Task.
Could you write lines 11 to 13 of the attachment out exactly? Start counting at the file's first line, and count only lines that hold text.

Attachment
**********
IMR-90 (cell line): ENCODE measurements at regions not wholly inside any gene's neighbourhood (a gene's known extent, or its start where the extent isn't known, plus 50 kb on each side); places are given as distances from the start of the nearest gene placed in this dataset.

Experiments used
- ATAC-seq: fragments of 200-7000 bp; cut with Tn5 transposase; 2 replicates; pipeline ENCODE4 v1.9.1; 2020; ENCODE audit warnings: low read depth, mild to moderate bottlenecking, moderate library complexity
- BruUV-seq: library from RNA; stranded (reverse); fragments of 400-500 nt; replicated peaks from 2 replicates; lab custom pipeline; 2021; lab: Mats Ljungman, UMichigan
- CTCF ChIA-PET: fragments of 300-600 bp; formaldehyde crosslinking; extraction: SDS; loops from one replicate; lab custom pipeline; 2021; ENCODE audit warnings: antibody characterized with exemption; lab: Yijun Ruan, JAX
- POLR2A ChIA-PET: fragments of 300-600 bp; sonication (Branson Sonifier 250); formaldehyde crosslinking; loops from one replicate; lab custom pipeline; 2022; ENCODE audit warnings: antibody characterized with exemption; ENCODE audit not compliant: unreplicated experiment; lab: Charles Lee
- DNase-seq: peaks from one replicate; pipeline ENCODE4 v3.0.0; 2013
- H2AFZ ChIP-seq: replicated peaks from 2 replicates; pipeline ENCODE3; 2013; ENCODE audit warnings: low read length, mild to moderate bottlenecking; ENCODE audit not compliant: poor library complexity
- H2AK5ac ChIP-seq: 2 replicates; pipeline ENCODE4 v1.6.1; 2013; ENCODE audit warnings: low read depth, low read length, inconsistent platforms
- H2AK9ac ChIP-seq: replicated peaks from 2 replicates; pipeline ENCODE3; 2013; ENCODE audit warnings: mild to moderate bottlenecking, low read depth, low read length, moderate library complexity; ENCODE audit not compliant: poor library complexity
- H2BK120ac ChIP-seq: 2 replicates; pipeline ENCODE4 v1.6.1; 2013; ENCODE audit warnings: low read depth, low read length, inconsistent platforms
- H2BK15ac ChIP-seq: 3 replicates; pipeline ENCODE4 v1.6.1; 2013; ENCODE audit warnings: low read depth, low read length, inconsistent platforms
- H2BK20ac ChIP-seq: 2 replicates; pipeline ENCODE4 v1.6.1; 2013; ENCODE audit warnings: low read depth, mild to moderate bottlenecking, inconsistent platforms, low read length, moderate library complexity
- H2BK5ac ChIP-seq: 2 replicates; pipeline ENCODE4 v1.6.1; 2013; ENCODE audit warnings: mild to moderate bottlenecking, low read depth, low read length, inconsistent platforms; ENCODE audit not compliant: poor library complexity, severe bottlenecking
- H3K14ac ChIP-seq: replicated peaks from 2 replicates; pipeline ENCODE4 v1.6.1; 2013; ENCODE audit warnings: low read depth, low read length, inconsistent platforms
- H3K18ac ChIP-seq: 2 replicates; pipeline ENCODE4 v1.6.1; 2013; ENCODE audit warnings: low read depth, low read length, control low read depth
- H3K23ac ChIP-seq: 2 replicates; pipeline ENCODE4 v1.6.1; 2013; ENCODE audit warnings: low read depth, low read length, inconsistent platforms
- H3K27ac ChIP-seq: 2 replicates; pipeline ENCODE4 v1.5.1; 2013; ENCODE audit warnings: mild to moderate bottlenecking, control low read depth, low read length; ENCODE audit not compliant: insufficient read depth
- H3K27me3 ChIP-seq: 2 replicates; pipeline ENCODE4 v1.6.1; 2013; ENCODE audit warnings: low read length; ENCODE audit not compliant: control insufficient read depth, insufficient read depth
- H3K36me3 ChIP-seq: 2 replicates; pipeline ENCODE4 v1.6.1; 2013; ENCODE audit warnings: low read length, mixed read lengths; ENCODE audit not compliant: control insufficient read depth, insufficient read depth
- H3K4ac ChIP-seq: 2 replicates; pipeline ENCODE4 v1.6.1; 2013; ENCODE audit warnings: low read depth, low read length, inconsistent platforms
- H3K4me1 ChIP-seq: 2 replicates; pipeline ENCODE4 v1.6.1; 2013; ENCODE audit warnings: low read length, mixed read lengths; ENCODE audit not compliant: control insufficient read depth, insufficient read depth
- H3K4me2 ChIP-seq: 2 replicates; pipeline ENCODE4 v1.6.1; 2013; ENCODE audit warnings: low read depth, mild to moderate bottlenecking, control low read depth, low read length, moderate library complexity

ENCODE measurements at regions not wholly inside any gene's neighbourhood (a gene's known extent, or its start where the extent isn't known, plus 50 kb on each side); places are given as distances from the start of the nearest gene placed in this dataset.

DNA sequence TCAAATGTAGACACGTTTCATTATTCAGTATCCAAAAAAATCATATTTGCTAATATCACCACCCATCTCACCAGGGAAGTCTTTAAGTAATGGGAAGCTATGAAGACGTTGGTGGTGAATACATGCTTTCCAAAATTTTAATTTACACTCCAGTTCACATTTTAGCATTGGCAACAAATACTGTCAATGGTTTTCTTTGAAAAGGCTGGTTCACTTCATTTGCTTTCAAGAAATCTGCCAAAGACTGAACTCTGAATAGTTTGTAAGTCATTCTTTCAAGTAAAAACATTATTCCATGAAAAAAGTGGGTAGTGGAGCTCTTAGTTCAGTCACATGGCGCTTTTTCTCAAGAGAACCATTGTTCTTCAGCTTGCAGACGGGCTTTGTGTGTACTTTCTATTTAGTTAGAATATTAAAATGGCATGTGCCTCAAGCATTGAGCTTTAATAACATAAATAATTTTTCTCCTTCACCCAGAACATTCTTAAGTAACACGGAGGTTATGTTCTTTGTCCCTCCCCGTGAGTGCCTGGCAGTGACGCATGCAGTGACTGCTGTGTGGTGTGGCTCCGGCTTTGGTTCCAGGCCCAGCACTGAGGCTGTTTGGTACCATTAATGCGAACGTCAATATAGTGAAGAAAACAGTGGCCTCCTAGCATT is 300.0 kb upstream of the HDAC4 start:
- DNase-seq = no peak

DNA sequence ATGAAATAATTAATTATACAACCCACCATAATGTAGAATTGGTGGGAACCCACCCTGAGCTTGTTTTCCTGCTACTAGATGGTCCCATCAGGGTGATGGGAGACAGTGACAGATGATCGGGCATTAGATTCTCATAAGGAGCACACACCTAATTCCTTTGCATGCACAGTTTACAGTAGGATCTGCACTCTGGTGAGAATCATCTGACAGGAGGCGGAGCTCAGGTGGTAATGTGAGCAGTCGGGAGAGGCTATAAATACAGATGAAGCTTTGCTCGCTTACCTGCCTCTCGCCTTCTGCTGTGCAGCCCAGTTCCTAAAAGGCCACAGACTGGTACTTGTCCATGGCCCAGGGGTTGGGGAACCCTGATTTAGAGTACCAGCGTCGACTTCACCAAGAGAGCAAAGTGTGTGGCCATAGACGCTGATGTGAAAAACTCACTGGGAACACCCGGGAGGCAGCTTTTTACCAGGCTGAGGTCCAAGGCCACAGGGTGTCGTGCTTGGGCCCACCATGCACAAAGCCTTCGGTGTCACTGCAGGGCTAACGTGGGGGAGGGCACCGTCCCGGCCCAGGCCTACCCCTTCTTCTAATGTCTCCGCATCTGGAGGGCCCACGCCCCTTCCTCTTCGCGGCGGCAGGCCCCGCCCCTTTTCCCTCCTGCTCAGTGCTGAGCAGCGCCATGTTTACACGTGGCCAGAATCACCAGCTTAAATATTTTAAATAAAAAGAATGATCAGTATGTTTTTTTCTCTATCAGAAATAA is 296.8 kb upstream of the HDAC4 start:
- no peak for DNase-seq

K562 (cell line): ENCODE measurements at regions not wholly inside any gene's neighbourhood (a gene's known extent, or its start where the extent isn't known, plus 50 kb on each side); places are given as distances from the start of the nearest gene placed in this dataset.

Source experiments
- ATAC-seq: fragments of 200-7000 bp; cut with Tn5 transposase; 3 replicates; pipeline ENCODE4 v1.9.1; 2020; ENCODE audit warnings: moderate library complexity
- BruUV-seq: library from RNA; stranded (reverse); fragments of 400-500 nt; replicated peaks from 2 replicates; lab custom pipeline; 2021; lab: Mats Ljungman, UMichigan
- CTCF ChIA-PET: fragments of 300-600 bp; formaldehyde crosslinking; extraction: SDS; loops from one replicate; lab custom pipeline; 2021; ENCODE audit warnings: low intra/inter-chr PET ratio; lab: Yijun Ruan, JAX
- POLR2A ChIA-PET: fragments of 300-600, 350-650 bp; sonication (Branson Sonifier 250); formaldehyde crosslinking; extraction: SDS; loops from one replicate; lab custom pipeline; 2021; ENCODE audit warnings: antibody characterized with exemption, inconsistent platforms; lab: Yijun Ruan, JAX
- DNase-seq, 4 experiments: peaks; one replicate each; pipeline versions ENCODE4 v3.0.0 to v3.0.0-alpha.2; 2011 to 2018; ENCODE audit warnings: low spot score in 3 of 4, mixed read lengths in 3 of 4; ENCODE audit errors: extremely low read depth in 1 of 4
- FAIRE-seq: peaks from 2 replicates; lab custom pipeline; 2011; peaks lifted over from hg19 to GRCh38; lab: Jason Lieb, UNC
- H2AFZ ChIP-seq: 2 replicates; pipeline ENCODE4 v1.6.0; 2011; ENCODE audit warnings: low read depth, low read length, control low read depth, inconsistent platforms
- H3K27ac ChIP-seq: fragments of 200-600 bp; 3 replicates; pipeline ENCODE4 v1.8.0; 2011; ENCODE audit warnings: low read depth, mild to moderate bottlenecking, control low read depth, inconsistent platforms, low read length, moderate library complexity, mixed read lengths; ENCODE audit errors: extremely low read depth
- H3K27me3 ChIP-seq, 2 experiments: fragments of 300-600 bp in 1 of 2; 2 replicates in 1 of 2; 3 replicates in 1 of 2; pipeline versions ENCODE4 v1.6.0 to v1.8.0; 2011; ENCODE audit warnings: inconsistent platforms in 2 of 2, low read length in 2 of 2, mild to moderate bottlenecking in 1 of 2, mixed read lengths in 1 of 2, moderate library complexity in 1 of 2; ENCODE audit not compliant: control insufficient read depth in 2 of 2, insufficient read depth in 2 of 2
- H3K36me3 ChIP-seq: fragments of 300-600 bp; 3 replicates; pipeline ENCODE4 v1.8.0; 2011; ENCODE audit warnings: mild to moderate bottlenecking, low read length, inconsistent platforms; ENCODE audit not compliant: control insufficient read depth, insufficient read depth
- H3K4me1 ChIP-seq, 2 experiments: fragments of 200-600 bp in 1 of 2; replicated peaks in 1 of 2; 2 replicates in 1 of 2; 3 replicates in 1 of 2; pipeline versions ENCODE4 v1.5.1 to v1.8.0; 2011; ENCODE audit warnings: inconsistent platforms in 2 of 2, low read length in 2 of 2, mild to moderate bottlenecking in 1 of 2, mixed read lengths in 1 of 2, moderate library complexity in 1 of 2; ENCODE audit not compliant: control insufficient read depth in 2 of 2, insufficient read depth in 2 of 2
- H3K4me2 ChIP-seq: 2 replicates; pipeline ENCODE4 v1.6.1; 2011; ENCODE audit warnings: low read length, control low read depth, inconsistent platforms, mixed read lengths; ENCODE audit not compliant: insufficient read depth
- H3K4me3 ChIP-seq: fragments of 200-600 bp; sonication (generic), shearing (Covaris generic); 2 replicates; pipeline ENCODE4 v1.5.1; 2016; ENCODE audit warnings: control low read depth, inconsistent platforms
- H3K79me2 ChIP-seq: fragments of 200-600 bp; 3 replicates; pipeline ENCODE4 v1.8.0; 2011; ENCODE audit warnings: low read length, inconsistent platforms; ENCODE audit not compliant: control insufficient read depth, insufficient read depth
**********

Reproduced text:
- H2BK120ac ChIP-seq: 2 replicates; pipeline ENCODE4 v1.6.1; 2013; ENCODE audit warnings: low read depth, low read length, inconsistent platforms
- H2BK15ac ChIP-seq: 3 replicates; pipeline ENCODE4 v1.6.1; 2013; ENCODE audit warnings: low read depth, low read length, inconsistent platforms
- H2BK20ac ChIP-seq: 2 replicates; pipeline ENCODE4 v1.6.1; 2013; ENCODE audit warnings: low read depth, mild to moderate bottlenecking, inconsistent platforms, low read length, moderate library complexity